African media is reporting that the Office of Foreign Assets Control (“OFAC”) and CBZ Bank are in the process of negotiating over a jaw-dropping proposed penalty. The penalty negotiations arise from CBZ’s allegedly having cleared U.S. dollar transactions for ZB Bank, a bank in Zimbabwe that appears on OFAC’s List of Specially Designated Nationals and Blocked Persons.
The charges by OFAC involve 15,127 violations, which led OFAC to write this in its initial penalty notice sent to CBZ in March:
Accordingly, the base penalty for the apparent violations equals the applicable schedule amount for each apparent violation, capped at US$250 000 per apparent violation, which in this case totals US$3,856,505,460.
The math here is a little whacked out for some reason since 15,127 times $250,000 is $3,781,750,000. But what’s several hundred thousand dollars, more or less, when you’re talking Dr. Evil sized billion dollar amounts? According to the press accounts, OFAC has already been bargained down to $385 million. Of course, that is still a good chunk of the banks current total assets of $2.1 billion.
The transactions involved were allegedly all denominated in U.S. dollars. Even so, the bank is trying to argue with OFAC that the transactions were “in-country” and therefore not subject to U.S. sanctions. It’s not quite clear whether this is an argument that only transactions by CBZ with SDNs not in Zimbabwe may be sanctioned, an argument not likely to get much traction. Or, alternatively whether this is an argument that no correspondent accounts in New York were used to clear the transactions, something that might have been possible for a few small transactions but not very likely for all 15,127 violations.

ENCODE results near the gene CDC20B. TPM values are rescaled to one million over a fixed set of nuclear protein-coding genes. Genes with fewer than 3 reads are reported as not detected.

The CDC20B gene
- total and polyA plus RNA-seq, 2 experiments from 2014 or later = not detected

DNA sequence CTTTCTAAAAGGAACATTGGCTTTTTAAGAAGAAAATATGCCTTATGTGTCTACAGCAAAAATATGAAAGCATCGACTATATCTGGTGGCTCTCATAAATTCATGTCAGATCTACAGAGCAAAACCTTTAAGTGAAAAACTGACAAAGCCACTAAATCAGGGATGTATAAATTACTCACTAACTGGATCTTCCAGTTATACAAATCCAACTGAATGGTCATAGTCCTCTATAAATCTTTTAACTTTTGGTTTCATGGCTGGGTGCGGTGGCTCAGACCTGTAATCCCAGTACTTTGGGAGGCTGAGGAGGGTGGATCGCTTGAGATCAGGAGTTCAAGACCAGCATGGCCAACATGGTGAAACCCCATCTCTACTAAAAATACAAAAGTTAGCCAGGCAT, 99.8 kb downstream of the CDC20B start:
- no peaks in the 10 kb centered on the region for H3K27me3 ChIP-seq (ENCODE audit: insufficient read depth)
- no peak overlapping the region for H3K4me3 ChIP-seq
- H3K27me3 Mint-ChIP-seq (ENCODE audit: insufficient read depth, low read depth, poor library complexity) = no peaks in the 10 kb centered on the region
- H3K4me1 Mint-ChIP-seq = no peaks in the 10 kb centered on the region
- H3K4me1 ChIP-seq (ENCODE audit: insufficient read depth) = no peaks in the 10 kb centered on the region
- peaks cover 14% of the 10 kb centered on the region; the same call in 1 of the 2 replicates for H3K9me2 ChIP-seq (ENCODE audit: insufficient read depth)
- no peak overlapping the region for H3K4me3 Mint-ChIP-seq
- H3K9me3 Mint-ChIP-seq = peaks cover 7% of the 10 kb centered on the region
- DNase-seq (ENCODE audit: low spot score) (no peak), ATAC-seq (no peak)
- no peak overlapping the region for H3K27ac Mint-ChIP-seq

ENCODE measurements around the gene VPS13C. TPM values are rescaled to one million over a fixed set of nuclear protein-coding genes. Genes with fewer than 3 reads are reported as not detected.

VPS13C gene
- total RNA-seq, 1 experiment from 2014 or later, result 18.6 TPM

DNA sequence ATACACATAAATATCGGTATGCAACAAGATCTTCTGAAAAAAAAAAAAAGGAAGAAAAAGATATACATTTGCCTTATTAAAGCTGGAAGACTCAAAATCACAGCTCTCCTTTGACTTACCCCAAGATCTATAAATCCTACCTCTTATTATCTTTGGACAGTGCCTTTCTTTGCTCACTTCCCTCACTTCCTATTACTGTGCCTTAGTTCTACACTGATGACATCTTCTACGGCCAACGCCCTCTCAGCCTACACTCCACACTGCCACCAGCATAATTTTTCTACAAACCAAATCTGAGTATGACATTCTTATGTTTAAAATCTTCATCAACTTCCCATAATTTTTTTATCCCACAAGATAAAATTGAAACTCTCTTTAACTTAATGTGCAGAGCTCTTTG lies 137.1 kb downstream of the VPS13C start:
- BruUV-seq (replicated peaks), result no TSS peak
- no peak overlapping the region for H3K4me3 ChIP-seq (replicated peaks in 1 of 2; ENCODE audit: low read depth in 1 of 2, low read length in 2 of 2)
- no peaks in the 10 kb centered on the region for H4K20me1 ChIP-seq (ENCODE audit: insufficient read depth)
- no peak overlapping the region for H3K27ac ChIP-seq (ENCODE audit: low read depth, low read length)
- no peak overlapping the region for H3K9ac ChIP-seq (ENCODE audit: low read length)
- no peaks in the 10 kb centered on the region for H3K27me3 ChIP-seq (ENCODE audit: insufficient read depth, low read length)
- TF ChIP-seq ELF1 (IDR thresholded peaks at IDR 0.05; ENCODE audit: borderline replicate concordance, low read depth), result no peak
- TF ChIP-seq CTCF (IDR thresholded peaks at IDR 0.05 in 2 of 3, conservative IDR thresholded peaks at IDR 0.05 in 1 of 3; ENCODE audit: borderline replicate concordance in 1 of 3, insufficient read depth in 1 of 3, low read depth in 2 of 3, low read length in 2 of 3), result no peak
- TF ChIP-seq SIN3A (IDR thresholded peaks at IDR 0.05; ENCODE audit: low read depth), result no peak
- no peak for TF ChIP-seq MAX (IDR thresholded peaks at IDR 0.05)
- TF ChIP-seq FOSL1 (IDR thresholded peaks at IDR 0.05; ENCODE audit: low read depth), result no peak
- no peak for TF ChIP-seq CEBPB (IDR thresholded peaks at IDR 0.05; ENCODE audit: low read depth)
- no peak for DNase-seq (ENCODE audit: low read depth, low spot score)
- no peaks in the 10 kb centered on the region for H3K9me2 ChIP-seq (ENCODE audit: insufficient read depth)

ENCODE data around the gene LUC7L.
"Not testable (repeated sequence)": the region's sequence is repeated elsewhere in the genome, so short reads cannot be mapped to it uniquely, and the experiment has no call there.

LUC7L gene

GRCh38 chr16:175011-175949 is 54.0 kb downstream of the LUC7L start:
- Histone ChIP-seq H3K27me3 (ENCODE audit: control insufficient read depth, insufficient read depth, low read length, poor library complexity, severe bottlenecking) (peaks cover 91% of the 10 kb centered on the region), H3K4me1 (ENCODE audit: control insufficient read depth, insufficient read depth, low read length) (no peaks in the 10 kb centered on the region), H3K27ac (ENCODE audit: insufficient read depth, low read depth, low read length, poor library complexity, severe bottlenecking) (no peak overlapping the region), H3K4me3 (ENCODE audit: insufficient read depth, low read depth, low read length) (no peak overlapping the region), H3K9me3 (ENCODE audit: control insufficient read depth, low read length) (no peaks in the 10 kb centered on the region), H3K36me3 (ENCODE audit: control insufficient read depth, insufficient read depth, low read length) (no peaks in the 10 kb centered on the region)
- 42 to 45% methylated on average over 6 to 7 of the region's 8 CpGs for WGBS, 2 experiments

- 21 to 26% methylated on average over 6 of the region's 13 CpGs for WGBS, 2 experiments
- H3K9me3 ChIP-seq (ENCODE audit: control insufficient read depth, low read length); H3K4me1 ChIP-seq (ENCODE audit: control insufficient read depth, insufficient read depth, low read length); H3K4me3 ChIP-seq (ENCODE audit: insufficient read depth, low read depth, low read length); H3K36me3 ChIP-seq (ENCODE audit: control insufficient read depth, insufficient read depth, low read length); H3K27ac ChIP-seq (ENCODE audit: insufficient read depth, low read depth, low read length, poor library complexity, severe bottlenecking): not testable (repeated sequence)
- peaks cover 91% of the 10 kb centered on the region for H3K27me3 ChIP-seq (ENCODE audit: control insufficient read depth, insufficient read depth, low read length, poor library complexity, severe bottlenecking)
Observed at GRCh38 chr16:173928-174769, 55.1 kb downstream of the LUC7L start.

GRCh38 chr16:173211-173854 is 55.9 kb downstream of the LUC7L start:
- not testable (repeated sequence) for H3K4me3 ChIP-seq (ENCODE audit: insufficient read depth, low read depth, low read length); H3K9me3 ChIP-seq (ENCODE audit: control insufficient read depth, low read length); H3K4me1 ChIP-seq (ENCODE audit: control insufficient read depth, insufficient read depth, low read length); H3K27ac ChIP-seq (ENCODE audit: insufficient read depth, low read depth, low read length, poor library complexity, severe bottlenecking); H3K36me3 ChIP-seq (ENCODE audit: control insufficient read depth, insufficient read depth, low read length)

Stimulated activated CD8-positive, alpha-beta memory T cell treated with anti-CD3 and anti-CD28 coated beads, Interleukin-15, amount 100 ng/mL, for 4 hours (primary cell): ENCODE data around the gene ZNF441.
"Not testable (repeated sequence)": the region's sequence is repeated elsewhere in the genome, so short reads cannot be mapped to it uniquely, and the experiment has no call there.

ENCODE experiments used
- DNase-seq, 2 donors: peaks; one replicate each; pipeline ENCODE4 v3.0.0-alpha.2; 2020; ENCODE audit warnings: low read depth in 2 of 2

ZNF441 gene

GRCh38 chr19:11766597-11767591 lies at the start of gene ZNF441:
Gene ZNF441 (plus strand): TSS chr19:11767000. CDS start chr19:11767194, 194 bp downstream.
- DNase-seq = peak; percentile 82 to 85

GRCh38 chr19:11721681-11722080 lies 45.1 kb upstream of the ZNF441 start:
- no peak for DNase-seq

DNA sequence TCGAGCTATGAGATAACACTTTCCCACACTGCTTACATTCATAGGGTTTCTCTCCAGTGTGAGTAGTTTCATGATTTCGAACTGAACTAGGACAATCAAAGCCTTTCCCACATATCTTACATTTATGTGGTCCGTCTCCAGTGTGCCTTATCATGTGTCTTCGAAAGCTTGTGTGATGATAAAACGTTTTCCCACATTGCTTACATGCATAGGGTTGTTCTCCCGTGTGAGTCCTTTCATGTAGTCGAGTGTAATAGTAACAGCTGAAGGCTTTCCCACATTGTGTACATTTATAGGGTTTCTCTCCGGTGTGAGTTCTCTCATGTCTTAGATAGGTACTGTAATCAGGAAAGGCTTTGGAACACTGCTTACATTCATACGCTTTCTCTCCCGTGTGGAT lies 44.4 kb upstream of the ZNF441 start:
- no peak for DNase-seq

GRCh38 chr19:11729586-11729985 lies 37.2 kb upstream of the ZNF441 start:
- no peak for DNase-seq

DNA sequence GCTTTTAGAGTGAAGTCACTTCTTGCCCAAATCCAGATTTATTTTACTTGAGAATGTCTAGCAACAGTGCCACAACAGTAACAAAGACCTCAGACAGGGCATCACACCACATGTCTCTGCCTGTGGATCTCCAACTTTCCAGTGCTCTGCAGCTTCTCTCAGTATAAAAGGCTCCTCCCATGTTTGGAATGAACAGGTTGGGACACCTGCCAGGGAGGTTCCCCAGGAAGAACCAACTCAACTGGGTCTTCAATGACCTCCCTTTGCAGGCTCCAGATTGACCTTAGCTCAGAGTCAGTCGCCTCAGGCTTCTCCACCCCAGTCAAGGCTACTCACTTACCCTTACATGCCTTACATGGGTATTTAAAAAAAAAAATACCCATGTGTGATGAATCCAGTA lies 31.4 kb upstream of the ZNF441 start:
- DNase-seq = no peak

The better argument here, it seems, is that a $385 million dollar penalty against a bank with $2 billion in assets could cause a run on the bank and could harm ordinary people in Zimbabwe with accounts at the bank. That, of course, assumes that the U.S. government cares about ordinary people in Zimbabwe.
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